THERE has been 32 new confirmed cases of Covid-19 in Limerick overnight, figures out this teatime reveal.
Provisional data supplied by the Department of Public Health Mid-West shows that there has been 848 new cases of the disease in Limerick.
Nationally, a total of 1,545 new cases of Covid-19 have been confirmed overnight.
As of this morning, 335 Covid-19 patients are in hospital, of which 56 are in intensive care.
Since the onset of the pandemic, 5,155 people have died, the Health Protection Surveillance Centre has announced, including 43 deaths newly notified in the past week.
Chief medical officer Dr Tony Holohan said: "Overall the incidence of COVID-19 infection is declining across the country, the five day moving average is 1,407 and we see a stabilisation of ICU and hospital admissions. Incidence of Covid-19 in adolescents and young adults is falling significantly and we are seeing early encouraging signs that the rate of infection plateauing in children of school going age. Nphet will continue to monitor this trend over the coming weeks."
In a separate development today, Health Minister Stephen Donnelly has announced a further update to Ireland's vaccination programme.
The National Immunisation Advisory Committee (NIAC) has recommended a booster dose of an mRNA vaccine for residents aged 65 years and older living in long-term residential facilities, and for those aged 80 and older living in the community.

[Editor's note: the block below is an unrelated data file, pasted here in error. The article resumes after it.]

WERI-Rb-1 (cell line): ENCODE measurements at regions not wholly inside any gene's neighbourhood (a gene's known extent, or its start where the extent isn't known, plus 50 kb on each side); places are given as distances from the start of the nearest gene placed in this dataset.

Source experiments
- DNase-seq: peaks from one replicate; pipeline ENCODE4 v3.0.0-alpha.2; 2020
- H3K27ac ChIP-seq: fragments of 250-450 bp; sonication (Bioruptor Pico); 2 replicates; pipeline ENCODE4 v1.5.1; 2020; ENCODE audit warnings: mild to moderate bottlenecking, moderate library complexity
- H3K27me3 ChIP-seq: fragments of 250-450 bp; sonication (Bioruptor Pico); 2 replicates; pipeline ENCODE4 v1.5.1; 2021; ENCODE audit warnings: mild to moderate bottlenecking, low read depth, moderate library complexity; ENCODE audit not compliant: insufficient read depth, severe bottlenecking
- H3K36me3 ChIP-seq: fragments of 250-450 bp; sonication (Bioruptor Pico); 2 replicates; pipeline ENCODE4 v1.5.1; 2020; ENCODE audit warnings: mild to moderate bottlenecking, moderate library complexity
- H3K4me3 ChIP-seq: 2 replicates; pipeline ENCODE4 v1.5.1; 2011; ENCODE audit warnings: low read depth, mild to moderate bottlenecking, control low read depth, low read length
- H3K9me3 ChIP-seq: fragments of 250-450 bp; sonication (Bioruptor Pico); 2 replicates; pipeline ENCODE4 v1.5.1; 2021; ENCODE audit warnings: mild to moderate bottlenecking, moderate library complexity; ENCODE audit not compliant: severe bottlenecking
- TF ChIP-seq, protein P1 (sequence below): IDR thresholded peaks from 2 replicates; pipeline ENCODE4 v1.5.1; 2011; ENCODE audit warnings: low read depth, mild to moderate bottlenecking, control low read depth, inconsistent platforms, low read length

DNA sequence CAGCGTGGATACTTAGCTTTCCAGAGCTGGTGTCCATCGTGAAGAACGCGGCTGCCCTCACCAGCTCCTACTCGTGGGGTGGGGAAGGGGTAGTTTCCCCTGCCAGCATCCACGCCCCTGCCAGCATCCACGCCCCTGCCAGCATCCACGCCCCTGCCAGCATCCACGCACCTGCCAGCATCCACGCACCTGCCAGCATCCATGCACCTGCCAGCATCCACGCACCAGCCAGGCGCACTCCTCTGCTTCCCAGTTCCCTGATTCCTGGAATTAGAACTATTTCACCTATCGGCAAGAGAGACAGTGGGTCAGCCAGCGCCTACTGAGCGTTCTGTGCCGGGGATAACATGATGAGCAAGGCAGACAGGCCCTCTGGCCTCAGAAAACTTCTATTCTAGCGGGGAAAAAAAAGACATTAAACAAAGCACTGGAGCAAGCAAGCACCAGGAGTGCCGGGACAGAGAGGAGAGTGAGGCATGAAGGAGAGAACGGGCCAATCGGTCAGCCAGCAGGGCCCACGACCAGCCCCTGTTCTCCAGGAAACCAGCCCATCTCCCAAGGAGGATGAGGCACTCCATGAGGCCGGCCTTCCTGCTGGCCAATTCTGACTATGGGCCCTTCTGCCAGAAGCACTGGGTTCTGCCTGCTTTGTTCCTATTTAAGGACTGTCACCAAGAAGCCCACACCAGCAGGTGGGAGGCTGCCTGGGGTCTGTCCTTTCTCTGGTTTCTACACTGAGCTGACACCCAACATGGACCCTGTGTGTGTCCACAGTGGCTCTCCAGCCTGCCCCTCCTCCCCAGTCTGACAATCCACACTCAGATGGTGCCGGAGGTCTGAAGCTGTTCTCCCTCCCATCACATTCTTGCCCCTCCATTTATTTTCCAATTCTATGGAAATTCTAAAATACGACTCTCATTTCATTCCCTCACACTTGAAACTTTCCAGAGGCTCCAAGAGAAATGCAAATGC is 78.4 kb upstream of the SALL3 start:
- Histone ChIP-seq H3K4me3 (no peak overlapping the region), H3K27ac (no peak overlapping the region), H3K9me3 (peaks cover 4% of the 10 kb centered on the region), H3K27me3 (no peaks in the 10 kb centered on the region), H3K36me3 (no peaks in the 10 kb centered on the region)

The booster dose can be given after a minimal interval of six months following completion of the primary vaccination schedule.
In coming to their recommendations, NIAC considered the emerging evidence relating to decreasing immunity, vaccine effectiveness of a booster dose against the Delta variant of Covid-19 in protecting against serious disease including hospitalisations, ICU admissions and death, as well as safety data in respect of a booster dose.
Consideration was also given to global vaccine equity and upholding the principles of minimising harm, fairness and moral equality as outlined in the National Vaccine Allocation Framework.
Mr Donnelly said: “Once again this week, we have seen some of the necessary public health restrictions eased thanks to the enormous efforts the Irish people have made to continue to follow the public health advice and, in particular in relation to our amazing levels of vaccine uptake."
"Vaccination remains our pathway out of this pandemic, and as with the earlier phases of our vaccination programme, this update to the programme ensures that we continue to prioritise our most at risk loved ones from the risks posed by Covid-19.”
"I am aware that operationalising these updates to our vaccination programme will take a short period of time. I will continue to work with my Department, the HSE and the High-Level Task Force to implement these recommendations as safely and efficiently as possible," the Health Minister concluded.
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